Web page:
Sunday, August 28, 2011

A Kiss is Just a Kiss: Lip Print Identification in the Criminal Law Bulletin

A periodical for lawyers, the Criminal Law Bulletin, recently published an article on “The Investigative and Evidential Uses of Cheiloscopy (Lip Prints).” [1] The author argues that “concerns about the reliability of lip prints evidence are unfounded” and “that lip prints evidence is admissible evidence.” The legal analysis rests on misconceptions about American and English law, but I won’t spell these out. Instead, I want to comment on the author’s approach to the validation of a technique for scientific identification.

According to the article, the following facts apparently demonstrate that “[c]heiloscopy has a scientific foundation”:

  • “Human lips are made up of wrinkles and grooves, just like fingerprints and footprints. Grooves are of several types and these groove types and wrinkles form the lip pattern which is believed to be unique to every individual.”
  • A 1970 article in the Journal of the Indian Dental Association reported that “none of the lip prints from the 280 Japanese individuals showed the same pattern.”
  • In a 2000 article in the same journal, “Vahanwala and Parekh studied the lip prints of 100 Indians (50 males and 50 females) and concluded that lip prints are unique to individuals” and that “It can therefore be conclusively said — Yes, lip prints are characteristic of an individual and behold a potential to be recognized as a mark of identification like the fingerprint!”
  • "Saraswathi et al. studied 100 individuals, made up of 50 males and 50 females, aged 18 - 30, and found that ‘no individual had single type of lip print in all the four compartments and no two or more individuals had similar type of lip print pattern.’"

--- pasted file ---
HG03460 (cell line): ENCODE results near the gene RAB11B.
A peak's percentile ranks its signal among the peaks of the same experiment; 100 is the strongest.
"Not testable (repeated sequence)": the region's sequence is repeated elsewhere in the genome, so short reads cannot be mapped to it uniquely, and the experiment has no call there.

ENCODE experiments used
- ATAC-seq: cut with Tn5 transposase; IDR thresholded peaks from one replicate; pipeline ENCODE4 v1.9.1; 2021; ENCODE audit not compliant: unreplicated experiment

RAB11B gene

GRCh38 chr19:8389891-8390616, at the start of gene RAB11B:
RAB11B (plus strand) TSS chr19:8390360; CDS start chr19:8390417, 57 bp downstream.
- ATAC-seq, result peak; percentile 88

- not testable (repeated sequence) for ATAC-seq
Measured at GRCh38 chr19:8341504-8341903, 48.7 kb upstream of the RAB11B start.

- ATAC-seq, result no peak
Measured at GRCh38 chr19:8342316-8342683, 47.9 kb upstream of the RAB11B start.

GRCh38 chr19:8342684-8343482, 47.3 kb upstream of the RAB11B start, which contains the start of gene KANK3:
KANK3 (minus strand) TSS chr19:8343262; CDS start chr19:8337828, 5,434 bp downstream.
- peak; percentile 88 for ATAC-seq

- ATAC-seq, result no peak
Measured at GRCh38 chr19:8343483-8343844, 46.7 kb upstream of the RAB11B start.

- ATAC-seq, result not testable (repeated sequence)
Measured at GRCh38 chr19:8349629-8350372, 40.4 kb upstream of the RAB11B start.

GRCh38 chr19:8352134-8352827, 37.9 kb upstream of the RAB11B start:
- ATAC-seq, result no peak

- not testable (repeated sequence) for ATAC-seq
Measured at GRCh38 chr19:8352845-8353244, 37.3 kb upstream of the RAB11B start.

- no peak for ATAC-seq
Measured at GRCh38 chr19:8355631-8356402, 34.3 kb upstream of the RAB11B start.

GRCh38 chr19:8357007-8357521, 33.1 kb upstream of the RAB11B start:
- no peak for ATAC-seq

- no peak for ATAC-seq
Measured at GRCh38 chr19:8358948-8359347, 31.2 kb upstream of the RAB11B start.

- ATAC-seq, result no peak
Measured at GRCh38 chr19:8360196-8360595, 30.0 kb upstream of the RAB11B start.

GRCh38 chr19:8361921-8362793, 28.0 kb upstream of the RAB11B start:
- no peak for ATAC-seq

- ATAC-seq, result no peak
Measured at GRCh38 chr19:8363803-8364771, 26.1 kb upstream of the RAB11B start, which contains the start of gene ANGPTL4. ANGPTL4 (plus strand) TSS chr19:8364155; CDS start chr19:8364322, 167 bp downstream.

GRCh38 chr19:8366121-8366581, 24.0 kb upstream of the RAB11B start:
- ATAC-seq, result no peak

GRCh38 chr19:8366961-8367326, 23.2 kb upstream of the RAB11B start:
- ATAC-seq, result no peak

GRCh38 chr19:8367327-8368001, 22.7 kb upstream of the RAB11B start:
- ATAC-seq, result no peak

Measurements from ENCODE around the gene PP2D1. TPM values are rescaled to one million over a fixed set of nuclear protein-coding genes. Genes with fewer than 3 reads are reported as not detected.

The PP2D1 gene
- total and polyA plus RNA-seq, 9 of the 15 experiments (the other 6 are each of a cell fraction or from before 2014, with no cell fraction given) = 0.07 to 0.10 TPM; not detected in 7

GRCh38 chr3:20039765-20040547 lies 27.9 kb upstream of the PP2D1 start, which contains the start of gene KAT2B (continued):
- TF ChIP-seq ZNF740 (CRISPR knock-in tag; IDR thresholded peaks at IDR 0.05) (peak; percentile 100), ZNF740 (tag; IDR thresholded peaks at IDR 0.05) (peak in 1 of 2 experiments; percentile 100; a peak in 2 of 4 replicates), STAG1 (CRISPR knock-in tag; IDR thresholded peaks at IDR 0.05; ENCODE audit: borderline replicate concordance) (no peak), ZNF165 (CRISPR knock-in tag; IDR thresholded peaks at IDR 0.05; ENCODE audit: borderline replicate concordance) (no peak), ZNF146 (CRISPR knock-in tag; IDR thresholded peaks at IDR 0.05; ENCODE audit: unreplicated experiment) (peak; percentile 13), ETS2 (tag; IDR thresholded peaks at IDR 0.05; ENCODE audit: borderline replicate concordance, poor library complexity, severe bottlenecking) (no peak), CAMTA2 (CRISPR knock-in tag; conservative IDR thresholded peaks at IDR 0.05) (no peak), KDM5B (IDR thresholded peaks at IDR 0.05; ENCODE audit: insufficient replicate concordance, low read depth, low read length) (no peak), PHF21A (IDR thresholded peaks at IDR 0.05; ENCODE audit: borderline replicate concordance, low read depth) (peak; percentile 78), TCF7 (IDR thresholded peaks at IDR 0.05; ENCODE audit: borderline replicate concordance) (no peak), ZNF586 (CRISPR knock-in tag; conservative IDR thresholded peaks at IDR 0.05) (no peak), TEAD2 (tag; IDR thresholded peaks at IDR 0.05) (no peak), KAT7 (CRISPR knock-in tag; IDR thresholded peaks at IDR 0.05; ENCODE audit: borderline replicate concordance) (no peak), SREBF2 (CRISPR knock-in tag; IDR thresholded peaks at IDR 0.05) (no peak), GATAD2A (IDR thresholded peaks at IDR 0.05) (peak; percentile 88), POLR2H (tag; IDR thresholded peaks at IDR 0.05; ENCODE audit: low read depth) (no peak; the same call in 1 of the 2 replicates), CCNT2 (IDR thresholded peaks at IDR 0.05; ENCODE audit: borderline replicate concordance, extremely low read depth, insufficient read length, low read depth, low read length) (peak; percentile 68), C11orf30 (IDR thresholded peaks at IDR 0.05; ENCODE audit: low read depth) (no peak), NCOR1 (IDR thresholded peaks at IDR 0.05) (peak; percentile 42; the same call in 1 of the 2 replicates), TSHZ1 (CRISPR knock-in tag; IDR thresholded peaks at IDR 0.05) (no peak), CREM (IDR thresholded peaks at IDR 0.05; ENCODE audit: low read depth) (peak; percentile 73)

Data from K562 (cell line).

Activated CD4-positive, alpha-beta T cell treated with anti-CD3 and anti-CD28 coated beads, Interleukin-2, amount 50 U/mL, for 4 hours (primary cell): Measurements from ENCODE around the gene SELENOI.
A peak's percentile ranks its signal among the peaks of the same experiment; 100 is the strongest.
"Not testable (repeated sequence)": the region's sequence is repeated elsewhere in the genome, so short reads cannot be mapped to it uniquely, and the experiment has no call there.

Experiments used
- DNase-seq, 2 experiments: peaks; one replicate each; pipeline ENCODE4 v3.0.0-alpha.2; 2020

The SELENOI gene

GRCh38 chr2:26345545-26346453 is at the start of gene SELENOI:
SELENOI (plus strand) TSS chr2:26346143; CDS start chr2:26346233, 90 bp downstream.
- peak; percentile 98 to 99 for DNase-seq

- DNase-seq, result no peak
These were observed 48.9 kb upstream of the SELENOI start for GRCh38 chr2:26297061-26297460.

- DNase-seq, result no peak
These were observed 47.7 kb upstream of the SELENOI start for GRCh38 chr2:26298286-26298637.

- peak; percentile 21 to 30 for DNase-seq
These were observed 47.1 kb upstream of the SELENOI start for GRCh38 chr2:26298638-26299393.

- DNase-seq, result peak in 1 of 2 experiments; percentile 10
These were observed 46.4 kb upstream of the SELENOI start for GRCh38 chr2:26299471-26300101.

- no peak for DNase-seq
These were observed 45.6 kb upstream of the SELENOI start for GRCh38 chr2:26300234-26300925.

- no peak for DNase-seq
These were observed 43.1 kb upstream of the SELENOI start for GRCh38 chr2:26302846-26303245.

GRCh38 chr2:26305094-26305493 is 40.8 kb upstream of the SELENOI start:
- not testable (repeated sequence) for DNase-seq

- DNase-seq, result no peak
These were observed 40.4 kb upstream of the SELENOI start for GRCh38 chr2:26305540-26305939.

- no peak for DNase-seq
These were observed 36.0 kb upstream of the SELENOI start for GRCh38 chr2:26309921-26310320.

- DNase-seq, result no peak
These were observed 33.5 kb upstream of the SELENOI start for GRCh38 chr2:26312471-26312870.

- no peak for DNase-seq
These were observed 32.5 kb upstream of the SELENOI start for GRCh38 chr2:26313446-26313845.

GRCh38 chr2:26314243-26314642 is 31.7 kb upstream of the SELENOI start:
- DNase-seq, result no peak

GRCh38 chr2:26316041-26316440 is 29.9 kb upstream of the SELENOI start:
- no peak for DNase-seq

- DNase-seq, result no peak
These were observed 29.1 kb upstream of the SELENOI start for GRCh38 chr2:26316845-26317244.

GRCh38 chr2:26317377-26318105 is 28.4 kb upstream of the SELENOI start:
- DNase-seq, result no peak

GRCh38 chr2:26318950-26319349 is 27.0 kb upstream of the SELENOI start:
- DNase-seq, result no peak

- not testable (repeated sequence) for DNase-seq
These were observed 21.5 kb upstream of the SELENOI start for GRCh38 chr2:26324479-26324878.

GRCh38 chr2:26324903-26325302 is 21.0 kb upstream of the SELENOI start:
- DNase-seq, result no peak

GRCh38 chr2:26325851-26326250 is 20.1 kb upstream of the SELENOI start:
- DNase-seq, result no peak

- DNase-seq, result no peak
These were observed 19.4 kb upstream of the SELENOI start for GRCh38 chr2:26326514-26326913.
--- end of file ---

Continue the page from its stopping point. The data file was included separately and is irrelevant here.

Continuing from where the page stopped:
• “A study by Sharma et al [published, as was the previous study, in the Taiwanese Journal of Dental Sciences] also found that lip prints are unique to every individual.”
  • Tsuchisashi studied 1364 Japanese individuals, 757 males and 607 females, aged 3 - 60 years and found no identical lip prints. . . . [T]he lips of the twins frequently showed patterns extremely similar to those of their parents [but nonetheless distinguishable].”

These studies do not address the relevant questions. The hypothesis that lip prints are unique is neither a necessary nor a sufficient condition for forensic utility. Before a method of identification can be considered valid, research should establish that multiple impressions from the same person are typically closer to one another than two impressions from different individuals [2] and that they so much closer that an examiner can accurately classify pairs according to their source. Until these questions are asked and answered, the caution expressed in an article not mentioned in the Criminal Law Bulletin seems apt: “Although lip print identification has been utilized in the court of law in isolated cases, more research needs to be conducted in this field . . . .” [3]


1. Norbert Ebisike, The Investigative and Evidential Uses of Cheiloscopy (Lip Prints), 47 Crim. Law Bull. No. 4, Art. 4 (Summer 2011)

2. David H. Kaye, Questioning a Courtroom Proof of the Uniqueness of Fingerprints, 71 Int’l Stat. Rev. 521 (2003), available at

2. Shilpa Patel, Ish Paul, Madhu Sudan Astekar, Gayathri Ramesh, Sowmya G V, A Study of Lip Prints in Relation to Gender, Family and Blood Group, 1 J. Oral & Maxillofacial Pathology No. 1 (2010), abstract available at

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